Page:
7. Anon., 1 Enoch, 14.20 (3rd cent. BCE - 2nd cent. BCE)

8. Dead Sea Scrolls, Temple Scroll, 48.14-48.17 (2nd cent. BCE - 1st cent. CE)

9. Septuagint, Ecclesiasticus (Siracides), 50.1-50.24 (2nd cent. BCE - 2nd cent. BCE)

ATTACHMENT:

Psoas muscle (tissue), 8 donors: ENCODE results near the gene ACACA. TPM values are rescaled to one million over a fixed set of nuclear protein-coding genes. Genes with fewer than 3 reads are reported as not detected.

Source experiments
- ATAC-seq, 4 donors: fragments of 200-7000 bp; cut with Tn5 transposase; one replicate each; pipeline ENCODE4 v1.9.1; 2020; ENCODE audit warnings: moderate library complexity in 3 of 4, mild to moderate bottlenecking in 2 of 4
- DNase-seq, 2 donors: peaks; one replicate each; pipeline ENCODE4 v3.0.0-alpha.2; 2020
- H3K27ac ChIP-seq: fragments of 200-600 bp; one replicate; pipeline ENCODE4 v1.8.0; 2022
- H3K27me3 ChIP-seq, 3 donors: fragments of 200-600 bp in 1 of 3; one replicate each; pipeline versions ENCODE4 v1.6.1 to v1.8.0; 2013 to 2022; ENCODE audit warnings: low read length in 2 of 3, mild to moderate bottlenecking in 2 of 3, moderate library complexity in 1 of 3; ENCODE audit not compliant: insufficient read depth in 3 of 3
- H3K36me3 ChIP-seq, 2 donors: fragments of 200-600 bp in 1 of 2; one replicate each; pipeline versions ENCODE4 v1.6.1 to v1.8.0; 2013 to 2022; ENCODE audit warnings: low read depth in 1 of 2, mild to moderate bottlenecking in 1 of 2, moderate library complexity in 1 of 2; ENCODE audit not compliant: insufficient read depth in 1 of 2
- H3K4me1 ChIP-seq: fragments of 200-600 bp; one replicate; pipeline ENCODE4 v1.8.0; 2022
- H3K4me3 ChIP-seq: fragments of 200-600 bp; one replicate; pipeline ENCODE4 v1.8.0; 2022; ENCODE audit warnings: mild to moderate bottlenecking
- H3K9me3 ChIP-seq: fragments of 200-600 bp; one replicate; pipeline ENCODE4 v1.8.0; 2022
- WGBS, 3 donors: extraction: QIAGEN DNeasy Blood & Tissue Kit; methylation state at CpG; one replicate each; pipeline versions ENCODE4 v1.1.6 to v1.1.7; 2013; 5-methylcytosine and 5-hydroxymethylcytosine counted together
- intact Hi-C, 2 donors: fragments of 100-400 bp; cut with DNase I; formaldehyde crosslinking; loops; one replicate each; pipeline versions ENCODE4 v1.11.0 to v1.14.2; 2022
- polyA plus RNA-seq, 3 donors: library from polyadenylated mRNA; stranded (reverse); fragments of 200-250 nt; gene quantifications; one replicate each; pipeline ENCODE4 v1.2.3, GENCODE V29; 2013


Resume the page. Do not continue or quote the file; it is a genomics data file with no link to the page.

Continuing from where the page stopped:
50.1. The leader of his brethren and the pride of his people was Simon the high priest, son of Onias,who in his life repaired the house,and in his time fortified the temple. 50.1. like an olive tree putting forth its fruit,and like a cypress towering in the clouds. 50.2. He laid the foundations for the high double walls,the high retaining walls for the temple enclosure. 50.2. Then Simon came down, and lifted up his hands over the whole congregation of the sons of Israel,to pronounce the blessing of the Lord with his lips,and to glory in his name; 50.3. In his days a cistern for water was quarried out,a reservoir like the sea in circumference. 50.4. He considered how to save his people from ruin,and fortified the city to withstand a seige. 50.5. How glorious he was when the people gathered round him as he came out of the inner sanctuary! 50.7. like the sun shining upon the temple of the Most High,and like the rainbow gleaming in glorious clouds; 50.8. like roses in the days of the first fruits,like lilies by a spring of water,like a green shoot on Lebanon on a summer day; 50.9. like fire and incense in the censer,like a vessel of hammered gold adorned with all kinds of precious stones; 50.11. When he put on his glorious robe and clothed himself with superb perfection and went up to the holy altar,he made the court of the sanctuary glorious. 50.12. And when he received the portions from the hands of the priests,as he stood by the hearth of the altar with a garland of brethren around him,he was like a young cedar on Lebanon;and they surrounded him like the trunks of palm trees 50.13. all the sons of Aaron in their splendor with the Lords offering in their hands,before the whole congregation of Israel. 50.14. Finishing the service at the altars,and arranging the offering to the Most High, the Almighty 50.15. he reached out his hand to the cup and poured a libation of the blood of the grape;he poured it out at the foot of the altar,a pleasing odor to the Most High, the King of all. 50.16. Then the sons of Aaron shouted,they sounded the trumpets of hammered work,they made a great noise to be heard for remembrance before the Most High. 50.17. Then all the people together made haste and fell to the ground upon their faces to worship their Lord,the Almighty, God Most High. 50.18. And the singers praised him with their voices in sweet and full-toned melody. 50.19. And the people besought the Lord Most High in prayer before him who is merciful,till the order of worship of the Lord was ended;so they completed his service. 50.21. and they bowed down in worship a second time,to receive the blessing from the Most High. 50.22. And now bless the God of all,who in every way does great things;who exalts our days from birth,and deals with us according to his mercy. 50.23. May he give us gladness of heart,and grant that peace may be in our days in Israel,as in the days of old. 50.24. May he entrust to us his mercy!And let him deliver us in our days!